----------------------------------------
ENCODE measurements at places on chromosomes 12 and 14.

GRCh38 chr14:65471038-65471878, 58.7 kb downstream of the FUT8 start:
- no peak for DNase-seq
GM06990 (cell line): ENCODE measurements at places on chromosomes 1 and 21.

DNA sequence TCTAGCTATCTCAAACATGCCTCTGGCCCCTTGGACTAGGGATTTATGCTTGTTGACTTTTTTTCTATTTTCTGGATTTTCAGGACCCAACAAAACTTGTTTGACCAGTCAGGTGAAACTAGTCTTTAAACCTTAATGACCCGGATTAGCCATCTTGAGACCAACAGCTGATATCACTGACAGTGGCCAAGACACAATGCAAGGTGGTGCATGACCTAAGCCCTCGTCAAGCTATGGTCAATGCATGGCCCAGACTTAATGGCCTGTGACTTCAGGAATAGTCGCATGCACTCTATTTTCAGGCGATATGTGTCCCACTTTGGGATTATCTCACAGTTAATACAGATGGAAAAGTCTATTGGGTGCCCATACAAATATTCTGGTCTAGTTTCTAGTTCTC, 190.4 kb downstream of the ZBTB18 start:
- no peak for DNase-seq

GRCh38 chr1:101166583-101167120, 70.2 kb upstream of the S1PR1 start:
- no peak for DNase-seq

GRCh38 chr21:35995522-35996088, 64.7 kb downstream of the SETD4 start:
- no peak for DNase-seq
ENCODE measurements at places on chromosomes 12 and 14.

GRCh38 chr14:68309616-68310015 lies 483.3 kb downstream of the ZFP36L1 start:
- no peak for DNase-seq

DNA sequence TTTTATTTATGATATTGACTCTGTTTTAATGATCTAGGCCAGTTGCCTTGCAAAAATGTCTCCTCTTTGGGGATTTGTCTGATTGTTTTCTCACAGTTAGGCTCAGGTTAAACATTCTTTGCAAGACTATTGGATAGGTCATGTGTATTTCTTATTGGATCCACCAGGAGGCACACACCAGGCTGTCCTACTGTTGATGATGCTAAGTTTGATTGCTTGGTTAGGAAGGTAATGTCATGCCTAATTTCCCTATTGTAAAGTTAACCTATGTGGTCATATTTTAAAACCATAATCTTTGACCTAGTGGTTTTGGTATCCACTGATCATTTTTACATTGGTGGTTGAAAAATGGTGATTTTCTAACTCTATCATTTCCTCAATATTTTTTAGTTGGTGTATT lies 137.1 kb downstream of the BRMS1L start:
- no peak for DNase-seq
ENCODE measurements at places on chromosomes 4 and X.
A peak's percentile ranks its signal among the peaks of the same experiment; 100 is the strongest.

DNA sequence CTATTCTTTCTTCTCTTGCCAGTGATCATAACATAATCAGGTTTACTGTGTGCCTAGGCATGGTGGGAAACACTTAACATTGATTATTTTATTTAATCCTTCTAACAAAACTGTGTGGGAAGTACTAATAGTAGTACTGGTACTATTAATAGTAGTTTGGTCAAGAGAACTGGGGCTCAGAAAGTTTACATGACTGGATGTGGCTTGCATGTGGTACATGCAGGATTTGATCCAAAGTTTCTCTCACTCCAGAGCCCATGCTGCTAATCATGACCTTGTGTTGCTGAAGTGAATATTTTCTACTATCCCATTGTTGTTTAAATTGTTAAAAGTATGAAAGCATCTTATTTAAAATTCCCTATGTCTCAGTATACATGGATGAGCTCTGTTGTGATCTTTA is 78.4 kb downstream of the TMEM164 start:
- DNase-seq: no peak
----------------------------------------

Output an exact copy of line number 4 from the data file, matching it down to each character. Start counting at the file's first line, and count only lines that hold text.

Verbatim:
GM06990 (cell line): ENCODE measurements at places on chromosomes 1 and 21.